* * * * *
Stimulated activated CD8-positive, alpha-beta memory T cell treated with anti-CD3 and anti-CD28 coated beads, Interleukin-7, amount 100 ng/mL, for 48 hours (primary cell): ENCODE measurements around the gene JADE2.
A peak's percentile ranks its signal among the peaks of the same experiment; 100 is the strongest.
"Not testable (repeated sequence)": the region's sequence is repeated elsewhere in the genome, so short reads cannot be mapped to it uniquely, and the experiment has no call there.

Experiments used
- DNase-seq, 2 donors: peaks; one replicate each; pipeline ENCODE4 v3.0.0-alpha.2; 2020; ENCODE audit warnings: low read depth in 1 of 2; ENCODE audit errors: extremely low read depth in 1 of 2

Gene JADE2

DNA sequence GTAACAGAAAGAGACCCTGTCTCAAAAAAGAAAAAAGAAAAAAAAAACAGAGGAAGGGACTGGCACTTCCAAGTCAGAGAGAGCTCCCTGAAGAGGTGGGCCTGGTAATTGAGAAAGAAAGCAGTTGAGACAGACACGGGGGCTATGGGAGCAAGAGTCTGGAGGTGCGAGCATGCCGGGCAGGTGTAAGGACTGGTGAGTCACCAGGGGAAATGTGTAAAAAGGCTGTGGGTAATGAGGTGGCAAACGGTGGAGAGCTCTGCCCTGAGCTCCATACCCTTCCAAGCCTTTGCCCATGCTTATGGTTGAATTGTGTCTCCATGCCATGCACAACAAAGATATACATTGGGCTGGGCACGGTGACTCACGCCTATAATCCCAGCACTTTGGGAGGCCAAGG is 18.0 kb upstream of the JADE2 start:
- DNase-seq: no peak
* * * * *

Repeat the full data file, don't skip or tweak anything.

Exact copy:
Stimulated activated CD8-positive, alpha-beta memory T cell treated with anti-CD3 and anti-CD28 coated beads, Interleukin-7, amount 100 ng/mL, for 48 hours (primary cell): ENCODE measurements around the gene JADE2.
A peak's percentile ranks its signal among the peaks of the same experiment; 100 is the strongest.
"Not testable (repeated sequence)": the region's sequence is repeated elsewhere in the genome, so short reads cannot be mapped to it uniquely, and the experiment has no call there.

Experiments used
- DNase-seq, 2 donors: peaks; one replicate each; pipeline ENCODE4 v3.0.0-alpha.2; 2020; ENCODE audit warnings: low read depth in 1 of 2; ENCODE audit errors: extremely low read depth in 1 of 2

Gene JADE2

DNA sequence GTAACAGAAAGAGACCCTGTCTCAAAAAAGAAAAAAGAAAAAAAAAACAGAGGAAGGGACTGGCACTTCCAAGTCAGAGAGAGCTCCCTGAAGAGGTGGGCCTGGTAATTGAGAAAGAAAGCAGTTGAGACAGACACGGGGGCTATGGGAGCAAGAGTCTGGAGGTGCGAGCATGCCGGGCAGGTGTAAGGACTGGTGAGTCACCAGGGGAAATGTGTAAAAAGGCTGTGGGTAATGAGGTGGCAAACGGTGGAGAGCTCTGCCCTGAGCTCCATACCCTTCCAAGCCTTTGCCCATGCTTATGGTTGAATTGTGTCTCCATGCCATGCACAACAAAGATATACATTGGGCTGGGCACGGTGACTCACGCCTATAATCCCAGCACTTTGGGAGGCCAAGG is 18.0 kb upstream of the JADE2 start:
- DNase-seq: no peak